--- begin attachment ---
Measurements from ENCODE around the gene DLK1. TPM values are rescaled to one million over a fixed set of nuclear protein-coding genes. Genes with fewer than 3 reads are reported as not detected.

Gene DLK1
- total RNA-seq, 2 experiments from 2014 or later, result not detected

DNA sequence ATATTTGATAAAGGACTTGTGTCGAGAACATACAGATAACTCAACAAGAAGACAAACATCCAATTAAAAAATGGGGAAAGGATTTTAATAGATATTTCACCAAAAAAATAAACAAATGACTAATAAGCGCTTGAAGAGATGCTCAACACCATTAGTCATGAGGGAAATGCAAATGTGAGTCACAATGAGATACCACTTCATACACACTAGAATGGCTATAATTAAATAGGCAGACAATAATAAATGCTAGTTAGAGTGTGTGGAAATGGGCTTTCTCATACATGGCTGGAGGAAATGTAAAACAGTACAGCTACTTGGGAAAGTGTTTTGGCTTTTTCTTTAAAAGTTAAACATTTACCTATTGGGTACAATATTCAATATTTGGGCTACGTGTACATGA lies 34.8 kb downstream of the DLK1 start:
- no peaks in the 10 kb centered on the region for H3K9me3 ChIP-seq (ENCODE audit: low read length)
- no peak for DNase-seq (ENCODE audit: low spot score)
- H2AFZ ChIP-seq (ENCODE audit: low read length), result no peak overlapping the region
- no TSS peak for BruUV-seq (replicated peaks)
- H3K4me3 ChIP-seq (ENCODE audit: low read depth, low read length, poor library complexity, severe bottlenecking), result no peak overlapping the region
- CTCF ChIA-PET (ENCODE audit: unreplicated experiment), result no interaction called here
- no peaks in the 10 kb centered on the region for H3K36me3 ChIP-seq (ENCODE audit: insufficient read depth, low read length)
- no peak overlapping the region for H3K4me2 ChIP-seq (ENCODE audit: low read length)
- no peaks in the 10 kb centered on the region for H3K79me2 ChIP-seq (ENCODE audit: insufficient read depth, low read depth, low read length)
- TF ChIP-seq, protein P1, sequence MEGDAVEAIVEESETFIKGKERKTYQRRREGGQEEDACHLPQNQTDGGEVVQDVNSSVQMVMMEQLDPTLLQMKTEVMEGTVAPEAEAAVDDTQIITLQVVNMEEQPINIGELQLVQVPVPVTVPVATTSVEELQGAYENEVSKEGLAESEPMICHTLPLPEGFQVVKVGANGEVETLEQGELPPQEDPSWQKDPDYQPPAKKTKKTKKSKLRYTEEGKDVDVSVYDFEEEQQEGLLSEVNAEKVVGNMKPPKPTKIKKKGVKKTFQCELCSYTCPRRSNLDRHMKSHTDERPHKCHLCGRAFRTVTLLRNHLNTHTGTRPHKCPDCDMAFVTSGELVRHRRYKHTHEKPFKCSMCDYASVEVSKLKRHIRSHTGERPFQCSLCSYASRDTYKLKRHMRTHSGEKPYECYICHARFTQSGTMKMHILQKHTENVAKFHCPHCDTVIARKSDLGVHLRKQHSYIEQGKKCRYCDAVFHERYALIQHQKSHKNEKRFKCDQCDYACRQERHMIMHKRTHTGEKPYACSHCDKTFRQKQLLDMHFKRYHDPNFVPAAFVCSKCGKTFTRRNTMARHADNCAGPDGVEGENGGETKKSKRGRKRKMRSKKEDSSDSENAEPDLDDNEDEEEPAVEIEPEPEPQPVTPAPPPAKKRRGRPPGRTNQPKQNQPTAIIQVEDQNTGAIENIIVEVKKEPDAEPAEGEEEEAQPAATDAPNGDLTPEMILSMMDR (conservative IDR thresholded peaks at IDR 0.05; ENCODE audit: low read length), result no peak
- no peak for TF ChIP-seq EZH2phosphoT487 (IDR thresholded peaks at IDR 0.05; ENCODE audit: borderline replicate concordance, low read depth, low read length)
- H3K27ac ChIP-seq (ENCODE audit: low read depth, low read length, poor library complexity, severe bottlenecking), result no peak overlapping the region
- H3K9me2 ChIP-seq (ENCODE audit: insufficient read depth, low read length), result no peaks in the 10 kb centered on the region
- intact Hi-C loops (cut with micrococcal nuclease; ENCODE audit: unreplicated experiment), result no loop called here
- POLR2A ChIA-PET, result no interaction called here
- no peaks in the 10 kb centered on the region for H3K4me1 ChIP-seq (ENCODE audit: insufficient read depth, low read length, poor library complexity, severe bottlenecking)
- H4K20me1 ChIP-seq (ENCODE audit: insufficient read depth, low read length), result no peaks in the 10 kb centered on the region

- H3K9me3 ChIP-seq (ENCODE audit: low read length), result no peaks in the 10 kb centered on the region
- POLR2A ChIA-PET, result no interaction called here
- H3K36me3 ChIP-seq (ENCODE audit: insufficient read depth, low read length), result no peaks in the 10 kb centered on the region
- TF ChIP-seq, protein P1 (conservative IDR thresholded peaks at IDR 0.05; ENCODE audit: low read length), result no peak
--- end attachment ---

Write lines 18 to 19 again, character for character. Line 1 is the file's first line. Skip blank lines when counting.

- intact Hi-C loops (cut with micrococcal nuclease; ENCODE audit: unreplicated experiment), result no loop called here
- POLR2A ChIA-PET, result no interaction called here